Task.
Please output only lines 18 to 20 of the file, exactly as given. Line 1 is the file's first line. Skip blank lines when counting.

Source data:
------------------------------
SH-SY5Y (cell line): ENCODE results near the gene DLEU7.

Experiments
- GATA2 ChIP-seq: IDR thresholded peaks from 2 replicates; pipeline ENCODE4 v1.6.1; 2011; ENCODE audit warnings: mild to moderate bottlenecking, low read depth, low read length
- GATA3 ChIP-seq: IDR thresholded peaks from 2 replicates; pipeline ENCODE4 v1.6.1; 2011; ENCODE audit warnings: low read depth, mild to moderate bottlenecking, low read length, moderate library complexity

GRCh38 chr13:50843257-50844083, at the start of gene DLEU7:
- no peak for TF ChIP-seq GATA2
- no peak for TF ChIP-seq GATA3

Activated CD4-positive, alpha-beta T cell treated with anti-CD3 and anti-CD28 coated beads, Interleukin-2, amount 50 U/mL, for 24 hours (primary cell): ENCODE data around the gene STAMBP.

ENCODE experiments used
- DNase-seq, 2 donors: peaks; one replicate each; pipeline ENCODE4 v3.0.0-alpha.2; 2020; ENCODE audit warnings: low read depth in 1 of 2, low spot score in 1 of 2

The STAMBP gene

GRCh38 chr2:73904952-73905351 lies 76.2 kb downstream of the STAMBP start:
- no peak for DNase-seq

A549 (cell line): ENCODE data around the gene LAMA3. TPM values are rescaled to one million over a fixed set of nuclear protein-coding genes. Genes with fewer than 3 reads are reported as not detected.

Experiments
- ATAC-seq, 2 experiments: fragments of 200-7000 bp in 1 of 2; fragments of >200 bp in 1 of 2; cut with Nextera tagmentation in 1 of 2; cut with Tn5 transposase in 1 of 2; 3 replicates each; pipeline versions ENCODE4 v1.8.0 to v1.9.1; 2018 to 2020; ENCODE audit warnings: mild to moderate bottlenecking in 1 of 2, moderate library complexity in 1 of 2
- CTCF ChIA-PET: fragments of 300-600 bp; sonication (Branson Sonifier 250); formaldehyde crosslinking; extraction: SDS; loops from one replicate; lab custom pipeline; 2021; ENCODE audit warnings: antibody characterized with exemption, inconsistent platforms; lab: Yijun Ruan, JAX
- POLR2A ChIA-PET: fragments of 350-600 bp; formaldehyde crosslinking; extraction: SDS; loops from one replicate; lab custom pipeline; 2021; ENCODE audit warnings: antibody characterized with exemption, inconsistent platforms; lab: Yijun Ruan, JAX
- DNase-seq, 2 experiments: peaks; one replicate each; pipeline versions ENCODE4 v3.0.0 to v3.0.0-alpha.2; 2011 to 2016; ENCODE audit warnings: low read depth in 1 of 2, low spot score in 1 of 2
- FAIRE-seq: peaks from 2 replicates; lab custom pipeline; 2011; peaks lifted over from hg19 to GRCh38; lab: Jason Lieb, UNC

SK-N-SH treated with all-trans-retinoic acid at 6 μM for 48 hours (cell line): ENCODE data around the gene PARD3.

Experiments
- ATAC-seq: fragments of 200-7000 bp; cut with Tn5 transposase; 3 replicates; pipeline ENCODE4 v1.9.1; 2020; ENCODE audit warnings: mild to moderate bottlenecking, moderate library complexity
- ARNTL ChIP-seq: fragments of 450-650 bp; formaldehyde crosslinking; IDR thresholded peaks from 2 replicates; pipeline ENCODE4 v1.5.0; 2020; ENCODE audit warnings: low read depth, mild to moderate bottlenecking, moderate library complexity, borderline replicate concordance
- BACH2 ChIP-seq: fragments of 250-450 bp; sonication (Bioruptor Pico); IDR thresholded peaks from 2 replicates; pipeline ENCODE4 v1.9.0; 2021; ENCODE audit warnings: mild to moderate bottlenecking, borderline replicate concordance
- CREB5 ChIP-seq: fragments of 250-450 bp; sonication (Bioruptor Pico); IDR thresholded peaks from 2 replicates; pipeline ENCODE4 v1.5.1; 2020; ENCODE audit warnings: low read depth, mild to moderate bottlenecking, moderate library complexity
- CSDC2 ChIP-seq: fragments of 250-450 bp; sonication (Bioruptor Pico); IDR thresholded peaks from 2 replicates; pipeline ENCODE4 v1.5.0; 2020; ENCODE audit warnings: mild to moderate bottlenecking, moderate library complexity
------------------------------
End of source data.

- POLR2A ChIA-PET: fragments of 350-600 bp; formaldehyde crosslinking; extraction: SDS; loops from one replicate; lab custom pipeline; 2021; ENCODE audit warnings: antibody characterized with exemption, inconsistent platforms; lab: Yijun Ruan, JAX
- DNase-seq, 2 experiments: peaks; one replicate each; pipeline versions ENCODE4 v3.0.0 to v3.0.0-alpha.2; 2011 to 2016; ENCODE audit warnings: low read depth in 1 of 2, low spot score in 1 of 2
- FAIRE-seq: peaks from 2 replicates; lab custom pipeline; 2011; peaks lifted over from hg19 to GRCh38; lab: Jason Lieb, UNC